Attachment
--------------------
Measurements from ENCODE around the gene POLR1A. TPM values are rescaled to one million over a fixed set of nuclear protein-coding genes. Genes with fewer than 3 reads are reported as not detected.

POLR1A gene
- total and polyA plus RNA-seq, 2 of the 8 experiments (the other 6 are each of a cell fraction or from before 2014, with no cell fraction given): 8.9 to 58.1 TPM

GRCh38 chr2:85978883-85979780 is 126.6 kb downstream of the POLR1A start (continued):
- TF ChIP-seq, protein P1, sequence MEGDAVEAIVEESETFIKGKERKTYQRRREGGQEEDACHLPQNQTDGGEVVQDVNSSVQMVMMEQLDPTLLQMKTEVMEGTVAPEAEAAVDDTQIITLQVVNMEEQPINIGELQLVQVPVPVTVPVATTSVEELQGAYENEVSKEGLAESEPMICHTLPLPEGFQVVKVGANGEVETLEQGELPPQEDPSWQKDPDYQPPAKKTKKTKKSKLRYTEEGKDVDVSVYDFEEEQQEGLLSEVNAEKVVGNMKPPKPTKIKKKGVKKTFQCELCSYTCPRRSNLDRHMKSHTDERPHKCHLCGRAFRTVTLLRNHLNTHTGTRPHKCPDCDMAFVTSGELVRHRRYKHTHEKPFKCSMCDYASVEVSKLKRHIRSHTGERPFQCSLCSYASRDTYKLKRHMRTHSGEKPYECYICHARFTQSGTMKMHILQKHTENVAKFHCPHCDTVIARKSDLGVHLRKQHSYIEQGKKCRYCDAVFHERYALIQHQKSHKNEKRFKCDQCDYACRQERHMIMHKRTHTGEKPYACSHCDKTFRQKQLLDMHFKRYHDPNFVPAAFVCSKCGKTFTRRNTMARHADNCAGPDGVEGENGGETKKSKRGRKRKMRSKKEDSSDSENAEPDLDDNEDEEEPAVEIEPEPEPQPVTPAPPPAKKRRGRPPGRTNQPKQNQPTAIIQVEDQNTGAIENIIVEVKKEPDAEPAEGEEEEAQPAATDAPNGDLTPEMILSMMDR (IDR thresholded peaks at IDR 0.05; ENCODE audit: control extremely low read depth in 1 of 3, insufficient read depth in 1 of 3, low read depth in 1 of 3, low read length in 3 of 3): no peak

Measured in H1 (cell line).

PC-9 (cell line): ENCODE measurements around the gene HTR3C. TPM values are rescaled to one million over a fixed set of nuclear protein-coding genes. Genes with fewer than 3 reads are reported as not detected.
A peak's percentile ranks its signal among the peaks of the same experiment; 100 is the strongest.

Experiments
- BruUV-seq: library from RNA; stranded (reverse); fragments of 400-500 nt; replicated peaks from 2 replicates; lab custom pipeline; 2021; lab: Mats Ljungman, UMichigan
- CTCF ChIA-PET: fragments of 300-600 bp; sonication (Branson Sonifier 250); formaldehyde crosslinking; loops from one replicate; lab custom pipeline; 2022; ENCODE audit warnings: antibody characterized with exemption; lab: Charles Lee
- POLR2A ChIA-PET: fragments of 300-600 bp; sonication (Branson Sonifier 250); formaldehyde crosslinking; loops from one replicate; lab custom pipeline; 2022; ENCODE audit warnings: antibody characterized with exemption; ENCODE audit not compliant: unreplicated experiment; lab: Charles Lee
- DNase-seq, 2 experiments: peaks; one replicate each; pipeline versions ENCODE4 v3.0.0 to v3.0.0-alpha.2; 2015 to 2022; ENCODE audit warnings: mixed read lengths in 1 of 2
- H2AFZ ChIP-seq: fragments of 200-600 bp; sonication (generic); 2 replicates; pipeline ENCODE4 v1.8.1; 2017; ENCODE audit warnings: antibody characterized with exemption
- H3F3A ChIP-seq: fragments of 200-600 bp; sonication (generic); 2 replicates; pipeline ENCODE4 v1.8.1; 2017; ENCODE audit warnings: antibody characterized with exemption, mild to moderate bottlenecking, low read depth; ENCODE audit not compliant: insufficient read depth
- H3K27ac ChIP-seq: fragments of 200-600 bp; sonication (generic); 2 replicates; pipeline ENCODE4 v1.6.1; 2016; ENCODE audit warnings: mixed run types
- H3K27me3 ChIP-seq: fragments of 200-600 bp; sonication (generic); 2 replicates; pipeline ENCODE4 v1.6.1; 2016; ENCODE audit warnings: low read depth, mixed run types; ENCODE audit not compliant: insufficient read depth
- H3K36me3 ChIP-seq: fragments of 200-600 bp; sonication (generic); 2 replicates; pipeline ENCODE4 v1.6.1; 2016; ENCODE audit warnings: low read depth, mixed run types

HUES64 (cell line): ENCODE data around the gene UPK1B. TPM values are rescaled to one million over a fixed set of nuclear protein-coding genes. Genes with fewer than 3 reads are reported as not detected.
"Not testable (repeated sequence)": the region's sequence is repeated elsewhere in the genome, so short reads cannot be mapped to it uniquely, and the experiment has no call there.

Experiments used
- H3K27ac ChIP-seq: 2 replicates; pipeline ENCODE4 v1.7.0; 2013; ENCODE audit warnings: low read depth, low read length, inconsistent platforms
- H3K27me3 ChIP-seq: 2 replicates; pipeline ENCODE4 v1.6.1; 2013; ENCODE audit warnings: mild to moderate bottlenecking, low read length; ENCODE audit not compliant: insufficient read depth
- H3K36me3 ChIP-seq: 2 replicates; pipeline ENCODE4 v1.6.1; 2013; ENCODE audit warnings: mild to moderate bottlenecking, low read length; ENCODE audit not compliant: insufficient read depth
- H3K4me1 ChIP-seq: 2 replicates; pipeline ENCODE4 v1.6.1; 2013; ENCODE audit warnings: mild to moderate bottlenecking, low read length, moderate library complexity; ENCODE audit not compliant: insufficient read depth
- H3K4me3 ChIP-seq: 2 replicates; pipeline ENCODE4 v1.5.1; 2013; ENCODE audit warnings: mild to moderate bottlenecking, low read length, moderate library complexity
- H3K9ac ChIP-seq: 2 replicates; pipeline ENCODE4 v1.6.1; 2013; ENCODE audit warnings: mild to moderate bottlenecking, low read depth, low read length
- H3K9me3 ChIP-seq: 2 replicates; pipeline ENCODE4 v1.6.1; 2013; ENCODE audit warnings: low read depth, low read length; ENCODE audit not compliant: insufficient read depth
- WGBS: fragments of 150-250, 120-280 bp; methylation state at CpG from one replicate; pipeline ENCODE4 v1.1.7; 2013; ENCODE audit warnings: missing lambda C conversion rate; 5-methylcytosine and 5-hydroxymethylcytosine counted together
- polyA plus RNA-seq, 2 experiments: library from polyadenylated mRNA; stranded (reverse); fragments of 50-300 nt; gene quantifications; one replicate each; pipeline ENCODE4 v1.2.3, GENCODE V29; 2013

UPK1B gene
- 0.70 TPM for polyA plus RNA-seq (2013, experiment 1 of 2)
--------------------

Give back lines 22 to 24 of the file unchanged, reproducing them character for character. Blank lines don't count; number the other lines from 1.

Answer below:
- H3K27ac ChIP-seq: 2 replicates; pipeline ENCODE4 v1.7.0; 2013; ENCODE audit warnings: low read depth, low read length, inconsistent platforms
- H3K27me3 ChIP-seq: 2 replicates; pipeline ENCODE4 v1.6.1; 2013; ENCODE audit warnings: mild to moderate bottlenecking, low read length; ENCODE audit not compliant: insufficient read depth
- H3K36me3 ChIP-seq: 2 replicates; pipeline ENCODE4 v1.6.1; 2013; ENCODE audit warnings: mild to moderate bottlenecking, low read length; ENCODE audit not compliant: insufficient read depth